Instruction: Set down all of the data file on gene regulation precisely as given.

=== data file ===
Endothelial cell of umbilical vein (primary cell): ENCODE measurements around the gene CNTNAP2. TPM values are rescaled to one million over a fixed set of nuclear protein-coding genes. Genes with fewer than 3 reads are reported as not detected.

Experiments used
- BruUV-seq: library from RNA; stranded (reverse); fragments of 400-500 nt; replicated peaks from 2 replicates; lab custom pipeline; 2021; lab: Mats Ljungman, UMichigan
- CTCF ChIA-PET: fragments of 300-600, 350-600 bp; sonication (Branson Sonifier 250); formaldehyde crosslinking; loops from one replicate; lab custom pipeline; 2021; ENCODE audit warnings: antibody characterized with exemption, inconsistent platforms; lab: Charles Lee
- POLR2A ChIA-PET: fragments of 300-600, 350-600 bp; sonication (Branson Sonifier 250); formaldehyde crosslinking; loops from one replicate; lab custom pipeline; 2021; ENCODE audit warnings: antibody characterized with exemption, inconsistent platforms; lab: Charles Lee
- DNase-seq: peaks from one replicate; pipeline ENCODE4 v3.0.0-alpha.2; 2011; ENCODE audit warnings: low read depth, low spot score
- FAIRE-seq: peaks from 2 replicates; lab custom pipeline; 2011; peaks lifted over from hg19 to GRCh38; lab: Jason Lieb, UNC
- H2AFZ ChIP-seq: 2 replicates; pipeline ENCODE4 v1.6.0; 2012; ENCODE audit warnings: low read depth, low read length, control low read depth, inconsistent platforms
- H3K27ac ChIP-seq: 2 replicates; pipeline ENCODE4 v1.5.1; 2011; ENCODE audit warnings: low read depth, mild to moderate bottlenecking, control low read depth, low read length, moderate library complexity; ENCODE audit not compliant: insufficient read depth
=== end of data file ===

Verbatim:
Endothelial cell of umbilical vein (primary cell): ENCODE measurements around the gene CNTNAP2. TPM values are rescaled to one million over a fixed set of nuclear protein-coding genes. Genes with fewer than 3 reads are reported as not detected.

Experiments used
- BruUV-seq: library from RNA; stranded (reverse); fragments of 400-500 nt; replicated peaks from 2 replicates; lab custom pipeline; 2021; lab: Mats Ljungman, UMichigan
- CTCF ChIA-PET: fragments of 300-600, 350-600 bp; sonication (Branson Sonifier 250); formaldehyde crosslinking; loops from one replicate; lab custom pipeline; 2021; ENCODE audit warnings: antibody characterized with exemption, inconsistent platforms; lab: Charles Lee
- POLR2A ChIA-PET: fragments of 300-600, 350-600 bp; sonication (Branson Sonifier 250); formaldehyde crosslinking; loops from one replicate; lab custom pipeline; 2021; ENCODE audit warnings: antibody characterized with exemption, inconsistent platforms; lab: Charles Lee
- DNase-seq: peaks from one replicate; pipeline ENCODE4 v3.0.0-alpha.2; 2011; ENCODE audit warnings: low read depth, low spot score
- FAIRE-seq: peaks from 2 replicates; lab custom pipeline; 2011; peaks lifted over from hg19 to GRCh38; lab: Jason Lieb, UNC
- H2AFZ ChIP-seq: 2 replicates; pipeline ENCODE4 v1.6.0; 2012; ENCODE audit warnings: low read depth, low read length, control low read depth, inconsistent platforms
- H3K27ac ChIP-seq: 2 replicates; pipeline ENCODE4 v1.5.1; 2011; ENCODE audit warnings: low read depth, mild to moderate bottlenecking, control low read depth, low read length, moderate library complexity; ENCODE audit not compliant: insufficient read depth